- Family pension payments collected by the legal heirs of dead employees
- Interest on deposits with companies and bank deposits
- Interest on given loans
- Remuneration accepted by Members of Parliament
- Rent collected from land or vacant plot.
- Agricultural income collected from agrarian land situated outside India
- Interest paid on excess payment of advance tax by the Government.
Income from Other Sources in ITR2
In ITR2, an individual has to fill Schedule-OS for Income from other sources:
- Against item UNDER 1a and 1b, enter the necessary details of aggregate income through interest and dividend, which is not exempt.
- Against item 1c, indicate the total income from plant or furniture or machinery let on hire and also such income from the building where its letting is integrated from the letting of the said plant or furniture or machinery under the head Profits and gains of business or professionif it is not chargeable to income-tax.
- Income from maintaining and owning racehorses is to be calculated separately as loss from maintaining and owning racehorses cannot be adjusted against income from any other form of sources and can only be brought forward for set-off against comparable income in subsequent years.
- Winnings from lotteries, races, games, gambling, betting, crossword puzzles, etc., as per section 115BB of the income tax, are to be subject to special rates of taxation and entered on a gross basis; hence a separate article is provided, and the income from such sources cannot be adjusted against the arising losses under the Income from other sources HEAD.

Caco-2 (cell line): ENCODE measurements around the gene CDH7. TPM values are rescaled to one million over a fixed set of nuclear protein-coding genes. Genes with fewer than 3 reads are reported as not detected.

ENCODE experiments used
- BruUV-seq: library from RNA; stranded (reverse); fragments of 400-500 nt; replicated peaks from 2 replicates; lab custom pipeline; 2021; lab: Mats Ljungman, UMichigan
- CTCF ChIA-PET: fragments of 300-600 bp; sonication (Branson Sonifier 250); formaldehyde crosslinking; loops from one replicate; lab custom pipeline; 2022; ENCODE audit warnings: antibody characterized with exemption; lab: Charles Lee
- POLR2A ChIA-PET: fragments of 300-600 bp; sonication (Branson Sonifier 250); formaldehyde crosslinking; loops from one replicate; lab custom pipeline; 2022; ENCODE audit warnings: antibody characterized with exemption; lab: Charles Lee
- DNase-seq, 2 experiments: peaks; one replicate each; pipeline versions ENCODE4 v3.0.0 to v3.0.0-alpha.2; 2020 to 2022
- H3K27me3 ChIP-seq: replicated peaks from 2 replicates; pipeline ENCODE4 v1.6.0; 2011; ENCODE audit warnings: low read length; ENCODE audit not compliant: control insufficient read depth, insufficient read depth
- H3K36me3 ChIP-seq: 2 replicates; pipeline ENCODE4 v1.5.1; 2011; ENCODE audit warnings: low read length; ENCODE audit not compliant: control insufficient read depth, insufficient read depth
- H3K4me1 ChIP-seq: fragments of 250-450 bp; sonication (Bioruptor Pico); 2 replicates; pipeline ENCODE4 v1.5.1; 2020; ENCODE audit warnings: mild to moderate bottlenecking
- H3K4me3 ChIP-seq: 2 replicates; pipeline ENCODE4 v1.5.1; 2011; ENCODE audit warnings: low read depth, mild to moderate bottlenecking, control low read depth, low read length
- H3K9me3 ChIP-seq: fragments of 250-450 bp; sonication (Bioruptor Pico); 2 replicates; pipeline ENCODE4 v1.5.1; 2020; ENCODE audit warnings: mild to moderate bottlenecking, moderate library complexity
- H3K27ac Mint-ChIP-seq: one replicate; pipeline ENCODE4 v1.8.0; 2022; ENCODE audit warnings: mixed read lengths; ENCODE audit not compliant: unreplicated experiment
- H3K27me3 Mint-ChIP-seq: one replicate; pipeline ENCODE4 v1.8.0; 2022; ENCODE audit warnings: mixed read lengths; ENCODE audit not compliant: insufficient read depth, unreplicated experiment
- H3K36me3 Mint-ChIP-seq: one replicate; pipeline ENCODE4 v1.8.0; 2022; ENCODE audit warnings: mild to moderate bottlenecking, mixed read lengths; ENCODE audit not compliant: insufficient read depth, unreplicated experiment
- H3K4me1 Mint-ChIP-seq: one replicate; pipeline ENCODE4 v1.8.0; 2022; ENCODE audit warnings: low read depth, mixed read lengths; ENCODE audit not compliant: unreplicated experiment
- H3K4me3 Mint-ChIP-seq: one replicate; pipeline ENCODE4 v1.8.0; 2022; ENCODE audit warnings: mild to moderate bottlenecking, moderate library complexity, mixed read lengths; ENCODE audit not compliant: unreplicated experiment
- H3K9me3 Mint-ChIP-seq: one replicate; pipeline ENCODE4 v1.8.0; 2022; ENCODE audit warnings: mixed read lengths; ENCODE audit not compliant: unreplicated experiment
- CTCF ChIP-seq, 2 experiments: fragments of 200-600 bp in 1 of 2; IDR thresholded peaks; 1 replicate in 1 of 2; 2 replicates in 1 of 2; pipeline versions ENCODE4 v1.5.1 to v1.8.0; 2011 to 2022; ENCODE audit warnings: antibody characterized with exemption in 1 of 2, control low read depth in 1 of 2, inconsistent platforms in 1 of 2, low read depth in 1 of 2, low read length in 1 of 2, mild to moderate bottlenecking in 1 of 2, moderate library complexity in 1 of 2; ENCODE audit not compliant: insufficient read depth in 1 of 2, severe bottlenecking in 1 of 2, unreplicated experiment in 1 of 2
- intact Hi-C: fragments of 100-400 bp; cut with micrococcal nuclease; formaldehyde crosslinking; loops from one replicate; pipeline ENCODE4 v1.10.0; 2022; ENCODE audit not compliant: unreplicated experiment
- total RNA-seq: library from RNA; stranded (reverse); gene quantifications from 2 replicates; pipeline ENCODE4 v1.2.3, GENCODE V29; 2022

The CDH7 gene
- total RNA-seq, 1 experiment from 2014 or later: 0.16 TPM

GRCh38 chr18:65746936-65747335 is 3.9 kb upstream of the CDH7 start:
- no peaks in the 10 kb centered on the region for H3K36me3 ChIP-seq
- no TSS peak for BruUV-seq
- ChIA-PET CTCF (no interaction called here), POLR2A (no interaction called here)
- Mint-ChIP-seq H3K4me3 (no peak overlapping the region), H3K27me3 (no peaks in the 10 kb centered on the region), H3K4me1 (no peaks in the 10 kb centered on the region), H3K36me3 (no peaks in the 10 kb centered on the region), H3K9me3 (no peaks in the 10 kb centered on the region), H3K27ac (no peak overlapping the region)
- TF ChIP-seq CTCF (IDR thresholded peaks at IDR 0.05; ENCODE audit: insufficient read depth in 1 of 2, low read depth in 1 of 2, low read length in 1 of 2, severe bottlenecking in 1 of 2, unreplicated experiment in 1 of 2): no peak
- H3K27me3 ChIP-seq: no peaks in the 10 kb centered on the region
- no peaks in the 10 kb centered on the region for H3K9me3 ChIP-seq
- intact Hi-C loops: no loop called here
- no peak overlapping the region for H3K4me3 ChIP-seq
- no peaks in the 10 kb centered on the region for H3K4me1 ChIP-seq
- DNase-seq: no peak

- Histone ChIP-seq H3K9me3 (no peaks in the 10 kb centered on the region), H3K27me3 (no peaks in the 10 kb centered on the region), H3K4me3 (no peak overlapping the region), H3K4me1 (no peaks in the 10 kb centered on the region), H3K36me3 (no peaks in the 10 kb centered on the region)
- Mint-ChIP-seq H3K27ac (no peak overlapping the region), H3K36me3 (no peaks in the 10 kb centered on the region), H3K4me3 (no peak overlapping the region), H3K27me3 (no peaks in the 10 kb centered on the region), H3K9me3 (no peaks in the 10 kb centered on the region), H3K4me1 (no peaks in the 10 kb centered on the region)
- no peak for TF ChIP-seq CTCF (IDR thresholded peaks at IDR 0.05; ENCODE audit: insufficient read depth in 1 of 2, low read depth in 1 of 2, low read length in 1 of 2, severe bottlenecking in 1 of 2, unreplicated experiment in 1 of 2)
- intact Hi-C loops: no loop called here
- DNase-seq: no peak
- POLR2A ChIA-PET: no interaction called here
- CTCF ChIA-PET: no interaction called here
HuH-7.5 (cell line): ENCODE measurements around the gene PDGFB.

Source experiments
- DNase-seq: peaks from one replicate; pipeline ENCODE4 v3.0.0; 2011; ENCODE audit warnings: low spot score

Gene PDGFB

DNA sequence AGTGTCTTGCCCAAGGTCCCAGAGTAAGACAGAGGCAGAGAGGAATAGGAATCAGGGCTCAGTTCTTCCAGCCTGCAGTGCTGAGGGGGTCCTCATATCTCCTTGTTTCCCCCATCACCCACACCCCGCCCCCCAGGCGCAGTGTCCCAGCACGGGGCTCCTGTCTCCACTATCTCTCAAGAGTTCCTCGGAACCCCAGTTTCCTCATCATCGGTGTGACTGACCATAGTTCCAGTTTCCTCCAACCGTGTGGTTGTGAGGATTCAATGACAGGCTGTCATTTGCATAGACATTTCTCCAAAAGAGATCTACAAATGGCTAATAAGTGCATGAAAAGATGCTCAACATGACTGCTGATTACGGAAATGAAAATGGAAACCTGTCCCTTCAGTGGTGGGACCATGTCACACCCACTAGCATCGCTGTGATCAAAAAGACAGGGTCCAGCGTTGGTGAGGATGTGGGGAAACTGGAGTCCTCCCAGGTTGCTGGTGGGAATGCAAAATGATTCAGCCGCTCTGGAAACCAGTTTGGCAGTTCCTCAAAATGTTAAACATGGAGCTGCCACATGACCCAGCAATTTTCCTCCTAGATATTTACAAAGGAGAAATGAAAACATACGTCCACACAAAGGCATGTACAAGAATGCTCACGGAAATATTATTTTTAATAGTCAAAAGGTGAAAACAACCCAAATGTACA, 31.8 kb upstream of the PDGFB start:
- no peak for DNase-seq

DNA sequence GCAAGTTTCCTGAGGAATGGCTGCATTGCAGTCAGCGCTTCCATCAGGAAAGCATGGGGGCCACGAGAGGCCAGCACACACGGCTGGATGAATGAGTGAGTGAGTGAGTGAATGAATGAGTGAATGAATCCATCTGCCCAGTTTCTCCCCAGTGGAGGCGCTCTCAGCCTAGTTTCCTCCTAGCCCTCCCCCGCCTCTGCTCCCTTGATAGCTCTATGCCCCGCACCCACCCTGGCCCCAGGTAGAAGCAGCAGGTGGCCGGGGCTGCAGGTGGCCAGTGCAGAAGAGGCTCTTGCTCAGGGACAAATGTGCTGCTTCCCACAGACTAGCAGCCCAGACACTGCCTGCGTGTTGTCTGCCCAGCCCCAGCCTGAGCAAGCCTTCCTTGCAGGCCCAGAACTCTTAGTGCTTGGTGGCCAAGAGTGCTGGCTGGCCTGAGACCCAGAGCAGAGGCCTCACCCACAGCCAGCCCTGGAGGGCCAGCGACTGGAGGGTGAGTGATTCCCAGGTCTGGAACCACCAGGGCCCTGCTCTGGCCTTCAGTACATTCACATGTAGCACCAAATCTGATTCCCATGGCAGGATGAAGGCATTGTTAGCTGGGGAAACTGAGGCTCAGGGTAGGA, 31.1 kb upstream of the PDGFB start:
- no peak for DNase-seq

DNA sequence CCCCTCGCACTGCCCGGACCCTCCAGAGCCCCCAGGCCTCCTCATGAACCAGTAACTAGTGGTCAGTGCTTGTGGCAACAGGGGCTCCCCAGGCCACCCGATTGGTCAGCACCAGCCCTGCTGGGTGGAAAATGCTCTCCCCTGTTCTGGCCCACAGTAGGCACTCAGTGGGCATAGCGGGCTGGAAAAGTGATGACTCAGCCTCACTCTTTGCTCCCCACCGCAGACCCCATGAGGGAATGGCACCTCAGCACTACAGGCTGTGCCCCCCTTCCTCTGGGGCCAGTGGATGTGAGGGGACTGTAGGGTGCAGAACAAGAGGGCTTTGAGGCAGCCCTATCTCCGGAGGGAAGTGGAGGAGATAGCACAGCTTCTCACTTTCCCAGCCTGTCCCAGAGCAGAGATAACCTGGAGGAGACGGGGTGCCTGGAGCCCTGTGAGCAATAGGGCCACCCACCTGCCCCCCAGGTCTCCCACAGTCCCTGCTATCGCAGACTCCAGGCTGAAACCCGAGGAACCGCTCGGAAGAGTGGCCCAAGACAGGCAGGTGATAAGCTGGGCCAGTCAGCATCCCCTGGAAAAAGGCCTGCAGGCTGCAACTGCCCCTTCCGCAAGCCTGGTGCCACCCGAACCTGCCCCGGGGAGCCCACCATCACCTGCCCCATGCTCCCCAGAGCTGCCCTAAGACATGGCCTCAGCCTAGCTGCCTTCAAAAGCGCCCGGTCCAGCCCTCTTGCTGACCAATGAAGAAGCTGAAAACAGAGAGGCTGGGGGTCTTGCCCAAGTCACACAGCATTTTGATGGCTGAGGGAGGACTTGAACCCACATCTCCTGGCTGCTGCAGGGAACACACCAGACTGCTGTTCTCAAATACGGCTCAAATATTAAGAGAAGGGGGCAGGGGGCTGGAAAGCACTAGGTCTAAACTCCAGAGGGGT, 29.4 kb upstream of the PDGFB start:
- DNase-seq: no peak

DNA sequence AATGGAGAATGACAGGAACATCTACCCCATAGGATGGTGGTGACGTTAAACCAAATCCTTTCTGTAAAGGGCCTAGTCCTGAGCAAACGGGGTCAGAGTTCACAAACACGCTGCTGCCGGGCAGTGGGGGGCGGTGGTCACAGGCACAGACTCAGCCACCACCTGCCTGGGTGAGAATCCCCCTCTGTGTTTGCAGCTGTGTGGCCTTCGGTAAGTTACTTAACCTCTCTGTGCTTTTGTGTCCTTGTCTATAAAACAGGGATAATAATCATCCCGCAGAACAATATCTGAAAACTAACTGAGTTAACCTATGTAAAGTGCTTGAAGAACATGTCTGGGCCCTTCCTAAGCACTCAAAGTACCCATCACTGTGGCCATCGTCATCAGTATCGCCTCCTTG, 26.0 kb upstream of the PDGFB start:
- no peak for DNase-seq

- The total income chargeable and computes the Item 5 of this Schedule adds under the head “Income from other sources” and the item 3 + item 4c. If the balance in item 4c, which shows income from maintaining and owning racehorses, is a loss, enter the total of item 3, and please enter 0.
Most of us would have interest in fixed deposits, recurring deposits, savings bank accounts, and company deposits that everyone needs to add together and fill in Interest Gross 1(b).
Irrespective of whether income is exempt from tax or taxable, one should publish it in their return. This article was all about Income from Other sources, what it is, how, how to show it Income Tax Return. In the case of aggregate deposit scheme, which traverses multiple financial years, Recurring Deposits, Fixed Deposits, etc. is recommended that one should show the income earned interest in every financial year. One-time incomes, which involve winnings from lotteries, card games, crossword puzzles, horse races, and other games of any sort, similar to gambling or betting of any form or nature, are all covered under-compensation.
All such conditions mentioned interest income is taxable under “Other sources”. One will be liable to tax based on their income slab. Further, an individual can enjoy a deduction of up to Rs 10,000 on interest received from the recurring deposits and savings account. At the same time, senior citizens from their fixed deposits get a deduction of up to Rs 50,000 on their interest income.